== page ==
The issue of pace, progress, and pacing is made more complex by the fact that students in the same grade may enroll in school with a difference of two, three, or even more academic levels in their skills. Thus, one student may not yet be proficient but learning at a more rapid pace than the student who entered on academic/grade level. Schools develop individual plans to support students who are substantially behind academically, setting a path to keep them on a pace that makes sense for them.

Something to Think About: Guard against language of students being “fast learners.” It is a red flag for two different reasons. First, it is possible that students are not being offered enough opportunities for deeper learning, which generally takes more time. They may be fast only because the level of knowledge is closer to recall and comprehension than it is to knowledge utilization. Second, the term “fast learner” implies a fixed mindset—you are or you aren’t. To keep your culture of learning robust, focus on effort rather than comparison.

 

How will you ensure consistency in determining students have acquired the level of proficiency to advance to the next level (i.e., quality control)? Districts will need to decide how students are determined to be ready to “advance upon mastery.” Is it based on units, courses, academic levels, or major benchmarks such as the transition into high school? In many cases, the authority to credential students rests with teachers. The performance-based system at Chugach School District has developed over time, with the district taking responsibility for ensuring students are proficient before advancing to the next level by relying on cumulative assessments. Teachers have autonomy and use their professional judgment to determine proficiency within levels. At Making Community Connections Charter School, teachers and students determine when students are ready for the four gateway performance assessments of which the last one is graduation. Students prepare a portfolio and present to a review panel that includes community members.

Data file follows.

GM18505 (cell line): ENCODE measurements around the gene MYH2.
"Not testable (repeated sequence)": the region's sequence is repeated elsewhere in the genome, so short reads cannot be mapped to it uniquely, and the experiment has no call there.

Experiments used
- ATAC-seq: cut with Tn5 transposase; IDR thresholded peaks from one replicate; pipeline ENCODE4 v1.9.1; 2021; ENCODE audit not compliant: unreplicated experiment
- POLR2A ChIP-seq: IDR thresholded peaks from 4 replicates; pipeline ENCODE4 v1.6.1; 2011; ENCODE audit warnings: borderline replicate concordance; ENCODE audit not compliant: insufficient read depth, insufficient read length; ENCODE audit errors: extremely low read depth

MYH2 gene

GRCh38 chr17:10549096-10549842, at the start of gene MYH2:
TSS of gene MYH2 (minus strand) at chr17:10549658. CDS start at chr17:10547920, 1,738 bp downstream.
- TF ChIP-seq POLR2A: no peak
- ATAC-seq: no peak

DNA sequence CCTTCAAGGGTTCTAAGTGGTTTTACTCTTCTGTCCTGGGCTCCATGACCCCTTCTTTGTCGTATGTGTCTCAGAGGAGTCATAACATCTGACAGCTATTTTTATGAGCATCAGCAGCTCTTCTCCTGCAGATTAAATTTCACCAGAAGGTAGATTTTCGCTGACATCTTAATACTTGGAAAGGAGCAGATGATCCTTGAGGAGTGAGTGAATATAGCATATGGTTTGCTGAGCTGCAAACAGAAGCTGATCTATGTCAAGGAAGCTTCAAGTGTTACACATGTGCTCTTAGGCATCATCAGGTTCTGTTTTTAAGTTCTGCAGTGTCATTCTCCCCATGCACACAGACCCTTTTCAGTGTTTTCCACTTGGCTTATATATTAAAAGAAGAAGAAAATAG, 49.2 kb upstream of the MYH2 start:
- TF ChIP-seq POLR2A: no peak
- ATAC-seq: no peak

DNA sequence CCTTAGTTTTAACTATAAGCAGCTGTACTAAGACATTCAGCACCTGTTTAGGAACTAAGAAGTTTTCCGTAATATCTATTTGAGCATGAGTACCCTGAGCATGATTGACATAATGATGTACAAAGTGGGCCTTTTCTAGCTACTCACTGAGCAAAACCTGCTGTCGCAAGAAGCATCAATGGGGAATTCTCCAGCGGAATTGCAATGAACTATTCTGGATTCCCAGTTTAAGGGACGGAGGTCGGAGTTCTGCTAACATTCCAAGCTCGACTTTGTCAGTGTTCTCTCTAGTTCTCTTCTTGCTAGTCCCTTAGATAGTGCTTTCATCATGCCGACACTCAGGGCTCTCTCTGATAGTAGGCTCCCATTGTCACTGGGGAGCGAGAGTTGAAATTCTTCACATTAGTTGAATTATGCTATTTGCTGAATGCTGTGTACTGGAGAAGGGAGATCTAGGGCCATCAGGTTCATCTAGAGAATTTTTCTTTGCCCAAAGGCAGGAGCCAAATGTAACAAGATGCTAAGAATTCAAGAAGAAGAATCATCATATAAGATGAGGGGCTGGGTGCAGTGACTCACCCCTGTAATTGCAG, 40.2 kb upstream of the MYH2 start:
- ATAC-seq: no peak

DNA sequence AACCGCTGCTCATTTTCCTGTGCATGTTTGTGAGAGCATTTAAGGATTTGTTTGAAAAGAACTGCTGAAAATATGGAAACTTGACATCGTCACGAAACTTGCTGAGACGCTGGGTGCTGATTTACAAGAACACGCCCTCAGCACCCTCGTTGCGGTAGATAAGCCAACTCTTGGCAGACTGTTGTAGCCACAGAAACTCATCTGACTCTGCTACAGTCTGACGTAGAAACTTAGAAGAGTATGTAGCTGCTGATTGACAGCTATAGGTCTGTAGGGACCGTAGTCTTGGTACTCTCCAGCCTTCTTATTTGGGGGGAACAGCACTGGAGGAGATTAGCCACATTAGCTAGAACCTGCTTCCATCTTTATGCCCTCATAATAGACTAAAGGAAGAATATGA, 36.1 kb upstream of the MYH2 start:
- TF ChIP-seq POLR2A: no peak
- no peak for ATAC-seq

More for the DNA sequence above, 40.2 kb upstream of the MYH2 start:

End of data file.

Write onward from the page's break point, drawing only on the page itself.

Some schools that convert to competency education find that after leveling, they have many secondary school students who are two or more academic levels behind their grade levels. This same situation exists in the traditional system, but competency education makes it explicit and demands a response. Schools are using a variety of techniques, including ninth grade academies, creating a schedule where students spend time building their foundational skills, after-school tutoring, and adaptive learning that provides rapid feedback. Adaptive software can be very helpful when students have foundational skills but lack fluency. Teachers can then focus their attention on working with students on higher level thinking skills while students continue to strengthen their skills with digital support. Schools may also set the expectation that middle school students will need to strengthen reading, writing, and mathematics before entering high school, assuming it makes sense developmentally. In partnership with students and parents, plans may be developed for how students will advance on an individualized plan that may depend on a steep learning trajectory to graduate with their cohort or plan for an extended graduation date.